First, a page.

Swaps Definitions Regulation

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Gavel.png FINAL RULE: CFTC/SEC Joint Final Rule on Swap Entity Definitions approved at April 18, 2012 open meeting
Gavel.png FINAL RULE: CFTC/SEC Joint Final Rule on Swap Product Definitions approved at July 10, 2012 open meeting, and by the SEC on July 6, 2012
Dodd-Frank Timeline, Further Defining “Swap Dealer,” “Major Swap Participant” and “Eligible Contract Participant”
Final Rule Issue Effective Date Compliance Date
May 23, 2012 July 23/Dec. 31, 2012 October 12, 2012
Dodd-Frank Timeline, Swap Product Definitions
Final Rule Issue Effective Date Compliance Date
August 13, 2012 October 12, 2012 October 12, 2012
Dodd-Frank Timeline, Acceptance of Public Submissions Regarding the Study of Stable Value Contracts
Request Date Comment Period Reopened Comment Deadline
August 25, 2011 October 2, 2012 November 1, 2012

In accordance with the Dodd-Frank Act, the CFTC and the SEC, in consultation with the Board of Governors of the Federal Reserve System, have proposed rules and interpretative guidance under the Commodity Exchange Act (CEA) and the Securities Exchange Act of 1934 to further define the terms "swap dealer," "security-based swap dealer," "major swap participant," "major security-based swap participant," and "eligible contract participant."

Under Dodd-Frank, the SEC will have jurisdiction over "security-based" swaps, and the CFTC will have jurisdiction over all other swaps, except for a category known as "mixed swaps" which may have both security-based and non-security-based components. For mixed swaps, the two agencies will have joint oversight responsibilities.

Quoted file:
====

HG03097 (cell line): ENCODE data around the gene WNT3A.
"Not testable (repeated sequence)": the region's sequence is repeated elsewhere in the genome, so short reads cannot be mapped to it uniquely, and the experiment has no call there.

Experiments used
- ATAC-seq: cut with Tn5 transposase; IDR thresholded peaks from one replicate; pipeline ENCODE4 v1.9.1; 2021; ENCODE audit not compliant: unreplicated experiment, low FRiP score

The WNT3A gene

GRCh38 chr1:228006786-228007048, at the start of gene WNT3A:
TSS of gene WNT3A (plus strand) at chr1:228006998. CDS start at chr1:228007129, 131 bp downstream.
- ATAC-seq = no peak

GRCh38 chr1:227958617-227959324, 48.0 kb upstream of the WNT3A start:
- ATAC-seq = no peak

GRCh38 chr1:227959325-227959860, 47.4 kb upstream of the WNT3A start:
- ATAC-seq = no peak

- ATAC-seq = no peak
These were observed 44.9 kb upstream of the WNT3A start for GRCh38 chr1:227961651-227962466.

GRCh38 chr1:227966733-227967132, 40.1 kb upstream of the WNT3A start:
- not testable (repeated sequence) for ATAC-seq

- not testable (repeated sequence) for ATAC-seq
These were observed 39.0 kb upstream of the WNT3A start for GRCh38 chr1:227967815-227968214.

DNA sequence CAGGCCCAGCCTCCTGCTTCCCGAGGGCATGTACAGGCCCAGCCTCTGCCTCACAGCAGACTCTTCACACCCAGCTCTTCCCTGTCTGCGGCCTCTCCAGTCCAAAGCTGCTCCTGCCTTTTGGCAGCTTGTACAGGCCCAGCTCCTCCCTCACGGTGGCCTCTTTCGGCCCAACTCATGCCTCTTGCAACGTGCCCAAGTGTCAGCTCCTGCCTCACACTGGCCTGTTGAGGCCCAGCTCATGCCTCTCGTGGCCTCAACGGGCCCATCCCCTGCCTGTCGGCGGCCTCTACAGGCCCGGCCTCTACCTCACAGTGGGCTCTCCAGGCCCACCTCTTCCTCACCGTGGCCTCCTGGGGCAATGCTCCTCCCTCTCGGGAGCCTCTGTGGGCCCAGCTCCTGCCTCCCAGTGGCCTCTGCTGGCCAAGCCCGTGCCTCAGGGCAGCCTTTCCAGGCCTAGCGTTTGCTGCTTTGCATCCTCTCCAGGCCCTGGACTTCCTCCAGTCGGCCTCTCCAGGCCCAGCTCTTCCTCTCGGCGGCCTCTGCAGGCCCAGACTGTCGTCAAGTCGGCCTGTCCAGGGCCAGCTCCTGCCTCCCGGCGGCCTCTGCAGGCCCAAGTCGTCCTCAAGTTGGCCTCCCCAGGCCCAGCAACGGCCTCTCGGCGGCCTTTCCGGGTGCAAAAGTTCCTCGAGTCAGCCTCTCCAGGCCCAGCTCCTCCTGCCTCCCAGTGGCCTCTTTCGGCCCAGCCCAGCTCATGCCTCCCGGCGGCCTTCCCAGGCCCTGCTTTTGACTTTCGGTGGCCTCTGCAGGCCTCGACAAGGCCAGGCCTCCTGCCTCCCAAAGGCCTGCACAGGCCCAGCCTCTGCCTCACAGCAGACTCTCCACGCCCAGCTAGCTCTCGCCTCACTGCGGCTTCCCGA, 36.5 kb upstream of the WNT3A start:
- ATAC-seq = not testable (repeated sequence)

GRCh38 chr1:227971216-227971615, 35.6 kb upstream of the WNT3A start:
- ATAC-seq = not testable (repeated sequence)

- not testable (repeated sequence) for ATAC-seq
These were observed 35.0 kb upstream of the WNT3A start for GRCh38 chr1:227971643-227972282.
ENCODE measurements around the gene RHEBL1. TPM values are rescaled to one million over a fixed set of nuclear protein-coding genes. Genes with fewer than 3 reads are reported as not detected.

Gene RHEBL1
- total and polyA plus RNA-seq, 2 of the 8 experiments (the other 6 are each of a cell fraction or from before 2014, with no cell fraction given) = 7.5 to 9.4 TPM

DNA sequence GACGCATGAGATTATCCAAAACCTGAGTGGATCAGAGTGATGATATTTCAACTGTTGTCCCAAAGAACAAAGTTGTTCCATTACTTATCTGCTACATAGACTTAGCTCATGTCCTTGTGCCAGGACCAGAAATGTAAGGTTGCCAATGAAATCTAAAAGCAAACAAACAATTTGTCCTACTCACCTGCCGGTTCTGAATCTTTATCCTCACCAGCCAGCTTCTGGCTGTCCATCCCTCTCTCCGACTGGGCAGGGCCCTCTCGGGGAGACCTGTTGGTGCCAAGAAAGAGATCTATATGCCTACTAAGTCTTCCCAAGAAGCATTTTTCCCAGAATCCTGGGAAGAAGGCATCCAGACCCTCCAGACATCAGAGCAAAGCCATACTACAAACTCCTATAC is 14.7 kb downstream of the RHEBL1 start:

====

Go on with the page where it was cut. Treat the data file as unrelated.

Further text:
Swaps definitions fall into two categories. "Entity definitions" detail which firms and individuals fall are considered to be subject to dealer and swap participant rules. "Product definitions" detail the types of transactions that are considered to be swaps, security-based swaps, and mixed swaps, and also which products may be exempt from agency oversight.

Swaps Definitions Timeline

Background

The Dodd-Frank Wall Street Reform and Consumer Protection Act established a comprehensive framework for regulating the over-the-counter swaps markets. In particular, the Dodd-Frank Act divides regulatory authority over swaps between the SEC and the Commodity Futures Trading Commission (CFTC).

  • The SEC has authority over “security-based swaps,” which are broadly defined as swaps based on (1) a single security or (2) a loan or (3) a narrow-based group or index of securities or (4) events relating to a single issuer or issuers of securities in a narrow-based security index.
  • The CFTC, on the other hand, has primary regulatory authority over all other swaps.
  • Meanwhile, the CFTC and SEC share authority over “mixed swaps,” which are security-based swaps that also have a commodity component.

Among other things, Title VII of the Act authorizes the SEC to provide for the registration and regulation of security-based swap dealers and major security-based swap participants. Dealers and major participants would be subject to several statutory requirements, including those related to capital, margin and business conduct.

Title VII further provides that the SEC and the CFTC, in consultation with the Board of Governors of the Federal Reserve System, must work jointly to further define the terms “swap dealer,” “security-based swap dealer,” “major swap participant,” “major security-based swap participant” and “eligible contract participant.” In accordance with Title VII, the CFTC and SEC released an advance notice of proposed rulemaking (ANPR) and request for comments. The swaps definitions ANPR entered the Federal Register on August 20, 2010. The deadline for comments was September 20, 2010.[5]

The joint proposal of the SEC and the CFTC in part would add new rules under the Securities Exchange Act of 1934 in connection with the definitions of “security-based swap dealer” and “major security-based swap participant.”

CFTC/SEC Joint Final Rule on Swap Entity Definitions